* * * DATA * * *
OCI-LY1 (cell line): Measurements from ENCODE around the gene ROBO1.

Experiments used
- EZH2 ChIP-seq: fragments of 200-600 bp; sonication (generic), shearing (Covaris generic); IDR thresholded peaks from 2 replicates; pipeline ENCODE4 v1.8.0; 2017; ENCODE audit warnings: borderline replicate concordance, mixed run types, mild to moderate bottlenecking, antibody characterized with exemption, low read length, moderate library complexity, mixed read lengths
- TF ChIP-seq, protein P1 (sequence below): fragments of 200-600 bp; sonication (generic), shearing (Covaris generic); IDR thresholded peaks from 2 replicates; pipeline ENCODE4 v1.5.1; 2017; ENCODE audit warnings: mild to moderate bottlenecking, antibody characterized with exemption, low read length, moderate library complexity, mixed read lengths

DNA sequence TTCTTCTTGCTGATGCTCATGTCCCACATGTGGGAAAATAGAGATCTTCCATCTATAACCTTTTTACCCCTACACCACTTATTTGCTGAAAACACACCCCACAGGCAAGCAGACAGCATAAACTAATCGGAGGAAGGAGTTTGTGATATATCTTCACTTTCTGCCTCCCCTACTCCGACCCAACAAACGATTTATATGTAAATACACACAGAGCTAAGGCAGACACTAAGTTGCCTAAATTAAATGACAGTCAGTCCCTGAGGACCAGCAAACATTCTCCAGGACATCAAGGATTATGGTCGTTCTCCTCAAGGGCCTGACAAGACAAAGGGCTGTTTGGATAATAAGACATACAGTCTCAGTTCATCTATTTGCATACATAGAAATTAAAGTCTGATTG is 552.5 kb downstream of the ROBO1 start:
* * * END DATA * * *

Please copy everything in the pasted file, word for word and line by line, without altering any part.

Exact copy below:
OCI-LY1 (cell line): Measurements from ENCODE around the gene ROBO1.

Experiments used
- EZH2 ChIP-seq: fragments of 200-600 bp; sonication (generic), shearing (Covaris generic); IDR thresholded peaks from 2 replicates; pipeline ENCODE4 v1.8.0; 2017; ENCODE audit warnings: borderline replicate concordance, mixed run types, mild to moderate bottlenecking, antibody characterized with exemption, low read length, moderate library complexity, mixed read lengths
- TF ChIP-seq, protein P1 (sequence below): fragments of 200-600 bp; sonication (generic), shearing (Covaris generic); IDR thresholded peaks from 2 replicates; pipeline ENCODE4 v1.5.1; 2017; ENCODE audit warnings: mild to moderate bottlenecking, antibody characterized with exemption, low read length, moderate library complexity, mixed read lengths

DNA sequence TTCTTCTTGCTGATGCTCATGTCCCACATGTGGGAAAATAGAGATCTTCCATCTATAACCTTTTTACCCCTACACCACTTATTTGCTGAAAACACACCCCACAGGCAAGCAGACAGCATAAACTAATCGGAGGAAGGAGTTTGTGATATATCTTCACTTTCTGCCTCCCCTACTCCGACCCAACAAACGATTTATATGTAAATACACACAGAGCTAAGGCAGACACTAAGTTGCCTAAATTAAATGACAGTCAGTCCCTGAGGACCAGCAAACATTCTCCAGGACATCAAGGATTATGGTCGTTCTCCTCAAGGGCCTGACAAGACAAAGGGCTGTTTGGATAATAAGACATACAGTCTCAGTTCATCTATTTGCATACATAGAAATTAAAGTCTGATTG is 552.5 kb downstream of the ROBO1 start: